Sleep and Breathing

, Volume 12, Issue 4, pp 311–316 | Cite as

Upper airway length may be associated with the severity of obstructive sleep apnea syndrome

Original Article



The exact pathophysiology leading to pharyngeal collapse in obstructive sleep apnea syndrome (OSAS) remains incompletely understood. Prior research has shown that normal men have a longer pharyngeal airway than women, and it has been hypothesized that this difference may play a role in the gender-related differences in OSAS. In the current study, we sought to study the potential relationship between the length of the collapsible pharyngeal segment, the upper airway length (UAL), and the severity of OSAS.

Study design

The hospital records were searched for all patients who had had polysomnography and also had had a computed tomography of the neck. A total of 24 such patients were identified who participated (15 men and nine women).

Measurements and results

The UAL, the distance between the lower posterior part of the hard palate bone to the upper posterior part of the hyoid bone, was measured for all participants in the midsagittal plane. A correlation coefficient (Pearson r) of 0.406 was found between Respiratory Disturbance Index (RDI) and UAL (p = 0.049). When UAL was normalized to body height, a correlation coefficient (r) of 0.423 was found (p = 0.039). A gender-related difference in UAL was also found. Men with OSAS were found to have longer UAL even when normalized to body height (p = 0.003, unpaired t test) as compared with OSAS women.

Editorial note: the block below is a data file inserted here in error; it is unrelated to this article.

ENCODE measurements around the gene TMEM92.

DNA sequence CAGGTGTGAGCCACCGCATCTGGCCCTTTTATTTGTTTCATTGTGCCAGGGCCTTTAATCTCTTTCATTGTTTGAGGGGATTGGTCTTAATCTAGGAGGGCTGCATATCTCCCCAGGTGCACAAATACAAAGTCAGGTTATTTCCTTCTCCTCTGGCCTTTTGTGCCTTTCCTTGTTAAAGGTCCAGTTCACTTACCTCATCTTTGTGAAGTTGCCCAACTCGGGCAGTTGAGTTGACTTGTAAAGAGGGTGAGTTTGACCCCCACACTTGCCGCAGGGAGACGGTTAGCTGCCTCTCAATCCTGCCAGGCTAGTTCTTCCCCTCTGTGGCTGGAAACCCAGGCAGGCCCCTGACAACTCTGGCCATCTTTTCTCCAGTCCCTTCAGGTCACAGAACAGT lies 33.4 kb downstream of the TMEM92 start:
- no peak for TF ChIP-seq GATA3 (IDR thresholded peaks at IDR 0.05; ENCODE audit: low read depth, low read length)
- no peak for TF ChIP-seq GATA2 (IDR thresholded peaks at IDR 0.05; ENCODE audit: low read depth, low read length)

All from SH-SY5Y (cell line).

This study provides potential clinical relevance to prior studies in normal subjects, by demonstrating that men with OSAS have longer UAL than women with OSAS, independent of body size. In addition, the significant correlation between UAL and OSAS severity suggests that UAL may play a role in the pathophysiology of OSAS. These findings are consistent with our predictions from computational modeling studies.


Obstructive sleep apnea syndrome Computed tomography Pathophysiology 


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Copyright information

© Springer-Verlag 2008

Authors and Affiliations

  1. 1.Department of Otolaryngology Head and Neck SurgeryHaemek Medical Center and Technion—Israel Institute of TechnologyAfulaIsrael
  2. 2.Brigham and Women Hospital and Harvard Medical SchoolBostonUSA
  3. 3.Sleep LaboratoryRambam Medical Center and Technion—Israel Institute of TechnologyHaifaIsrael

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